In Illinois, mining companies are committed to managing environmental impact as an integral part of daily operations while striving to maintain business practices, land stewardship, and reclamation techniques that are beneficial for the community, natural habitats, and incorporate and utilize the “4 R’s”: Reduce, Reuse, Recycle and Reclaim.

One of Illinois’ largest “behind the meter” solar projects reduces energy consumption and reuses the Sun’s abundant potential to power a mine in northern Illinois. The 7.5 acre solar field was previously mined then became a certified clean fill site and is now used to generate a consumable, renewable energy resource.

The aggregate industry has embraced the recycling of concrete and asphalt as well as utilizing materials that would often be considered waste. Many mines are permitted to accept clean fill materials thus diverting them from landfills and helping to return the operations to a more natural state after mining is completed.

Once reclaimed, sand & gravel mines and stone quarries are converted to other useful purposes

As part of the mining process, aggregate companies undertake mined land repurposing (known as mine reclamation) guided by the potential to utilize resources at the mine site which may be developed to benefit surrounding communities, landowners, and businesses.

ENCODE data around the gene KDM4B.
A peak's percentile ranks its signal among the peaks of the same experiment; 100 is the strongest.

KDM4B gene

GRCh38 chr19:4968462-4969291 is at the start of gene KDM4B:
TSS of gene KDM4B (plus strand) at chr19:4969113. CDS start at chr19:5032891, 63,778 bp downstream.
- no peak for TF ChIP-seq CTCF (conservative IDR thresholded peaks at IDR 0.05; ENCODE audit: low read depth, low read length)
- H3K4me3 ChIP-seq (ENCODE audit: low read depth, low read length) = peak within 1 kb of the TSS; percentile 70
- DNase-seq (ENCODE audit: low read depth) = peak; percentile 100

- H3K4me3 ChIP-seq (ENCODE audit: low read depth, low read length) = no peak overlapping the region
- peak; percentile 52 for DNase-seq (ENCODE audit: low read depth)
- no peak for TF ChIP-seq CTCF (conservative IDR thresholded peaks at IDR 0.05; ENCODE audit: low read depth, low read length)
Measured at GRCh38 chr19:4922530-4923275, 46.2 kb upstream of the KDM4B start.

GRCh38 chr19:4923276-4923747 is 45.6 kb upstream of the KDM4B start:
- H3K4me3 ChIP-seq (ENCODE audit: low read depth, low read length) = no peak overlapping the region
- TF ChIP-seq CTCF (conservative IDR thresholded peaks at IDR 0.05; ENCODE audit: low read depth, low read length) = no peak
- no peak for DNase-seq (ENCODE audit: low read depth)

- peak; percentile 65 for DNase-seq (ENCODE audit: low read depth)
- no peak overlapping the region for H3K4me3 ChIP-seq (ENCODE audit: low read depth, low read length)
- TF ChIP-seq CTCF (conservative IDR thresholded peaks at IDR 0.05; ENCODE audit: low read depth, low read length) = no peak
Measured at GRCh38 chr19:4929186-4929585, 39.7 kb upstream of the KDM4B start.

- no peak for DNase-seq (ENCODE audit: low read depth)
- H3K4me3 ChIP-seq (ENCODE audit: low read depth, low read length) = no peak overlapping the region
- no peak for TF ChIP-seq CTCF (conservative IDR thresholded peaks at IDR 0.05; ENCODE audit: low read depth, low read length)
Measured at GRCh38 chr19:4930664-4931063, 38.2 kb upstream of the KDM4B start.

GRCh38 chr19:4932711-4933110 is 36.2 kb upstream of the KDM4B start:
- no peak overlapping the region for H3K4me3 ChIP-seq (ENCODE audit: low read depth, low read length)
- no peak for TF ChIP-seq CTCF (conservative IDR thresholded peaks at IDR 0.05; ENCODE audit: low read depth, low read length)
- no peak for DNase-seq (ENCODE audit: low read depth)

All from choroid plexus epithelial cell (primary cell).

Mining companies collaborated with the Village of Cary to devise a plan for the final reclamation of mined land into a 196-acre park, known as Rotary Park. A 67-acre fishing lake is surrounded by walking and biking trails.

In addition to supplying the community with a magnificent park, other areas of concern were addressed. In redesigning stormwater controls, the company created several on-site drain tiles as well as drainage areas and tiles for the neighboring subdivisions and farms to allow them to control their stormwater issues more efficiently and effectively.

Thornton Quarry covers 700 acres south of Chicago. The north lobe of the quarry has been reclaimed and is now part of the Chicago Metropolitan Water Reclamation District’s Tunnel and Reservoir Plan (TARP) connected to an extensive network of deep tunnels designed to benefit 556,000 people in 14 communities throughout the South Side of Chicago and south suburbs. It protects 182,000 homes, businesses, and other facilities and improves water quality in the Calumet River and Calumet-Sag Channel by collecting combined sewer overflows before entering waterways. The reservoir’s 7.9 billion gallon capacity holds these overflows before pumping the water back to the Calumet Water Reclamation Plant to be treated.

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